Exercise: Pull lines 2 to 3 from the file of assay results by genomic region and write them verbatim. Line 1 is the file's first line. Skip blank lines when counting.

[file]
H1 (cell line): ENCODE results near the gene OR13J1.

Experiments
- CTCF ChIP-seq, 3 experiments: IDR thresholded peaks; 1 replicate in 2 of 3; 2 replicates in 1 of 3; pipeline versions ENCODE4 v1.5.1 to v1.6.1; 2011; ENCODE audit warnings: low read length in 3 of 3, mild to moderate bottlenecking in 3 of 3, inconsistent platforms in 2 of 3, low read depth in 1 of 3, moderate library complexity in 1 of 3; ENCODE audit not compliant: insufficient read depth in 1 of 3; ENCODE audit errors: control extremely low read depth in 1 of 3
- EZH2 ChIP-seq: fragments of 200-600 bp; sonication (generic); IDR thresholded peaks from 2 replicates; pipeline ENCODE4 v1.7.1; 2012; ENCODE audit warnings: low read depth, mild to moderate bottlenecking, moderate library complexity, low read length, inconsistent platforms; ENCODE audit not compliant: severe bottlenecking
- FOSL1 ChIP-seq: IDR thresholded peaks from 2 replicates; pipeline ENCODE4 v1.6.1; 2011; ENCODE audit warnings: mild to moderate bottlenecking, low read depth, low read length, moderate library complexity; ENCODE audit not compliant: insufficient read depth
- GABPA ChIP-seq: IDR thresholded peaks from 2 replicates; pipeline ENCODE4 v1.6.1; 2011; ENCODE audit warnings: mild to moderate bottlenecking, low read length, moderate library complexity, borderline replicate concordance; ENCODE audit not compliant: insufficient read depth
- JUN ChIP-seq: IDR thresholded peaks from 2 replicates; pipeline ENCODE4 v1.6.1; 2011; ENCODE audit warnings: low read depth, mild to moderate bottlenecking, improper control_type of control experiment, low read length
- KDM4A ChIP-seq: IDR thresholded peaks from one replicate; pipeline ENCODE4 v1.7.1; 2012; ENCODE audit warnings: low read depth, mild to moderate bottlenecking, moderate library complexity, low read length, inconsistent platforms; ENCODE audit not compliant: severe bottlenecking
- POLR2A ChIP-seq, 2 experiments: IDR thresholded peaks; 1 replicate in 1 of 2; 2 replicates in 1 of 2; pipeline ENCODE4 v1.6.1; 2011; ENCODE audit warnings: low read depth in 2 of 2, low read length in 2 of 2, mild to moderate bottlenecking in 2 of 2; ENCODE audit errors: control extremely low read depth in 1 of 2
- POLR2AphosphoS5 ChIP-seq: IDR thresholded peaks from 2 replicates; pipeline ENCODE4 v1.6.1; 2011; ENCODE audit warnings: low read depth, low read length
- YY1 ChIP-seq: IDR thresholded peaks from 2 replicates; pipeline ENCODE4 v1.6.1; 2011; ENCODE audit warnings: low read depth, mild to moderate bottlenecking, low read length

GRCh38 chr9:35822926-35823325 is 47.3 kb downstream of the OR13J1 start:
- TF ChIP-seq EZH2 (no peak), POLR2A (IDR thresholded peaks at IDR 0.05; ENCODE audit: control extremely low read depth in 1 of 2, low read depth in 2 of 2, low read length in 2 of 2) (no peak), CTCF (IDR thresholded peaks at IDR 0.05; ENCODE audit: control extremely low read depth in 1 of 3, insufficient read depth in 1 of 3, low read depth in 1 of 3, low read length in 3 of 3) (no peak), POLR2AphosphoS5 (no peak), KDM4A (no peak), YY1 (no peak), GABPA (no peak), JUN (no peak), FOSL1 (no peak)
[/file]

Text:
Experiments
- CTCF ChIP-seq, 3 experiments: IDR thresholded peaks; 1 replicate in 2 of 3; 2 replicates in 1 of 3; pipeline versions ENCODE4 v1.5.1 to v1.6.1; 2011; ENCODE audit warnings: low read length in 3 of 3, mild to moderate bottlenecking in 3 of 3, inconsistent platforms in 2 of 3, low read depth in 1 of 3, moderate library complexity in 1 of 3; ENCODE audit not compliant: insufficient read depth in 1 of 3; ENCODE audit errors: control extremely low read depth in 1 of 3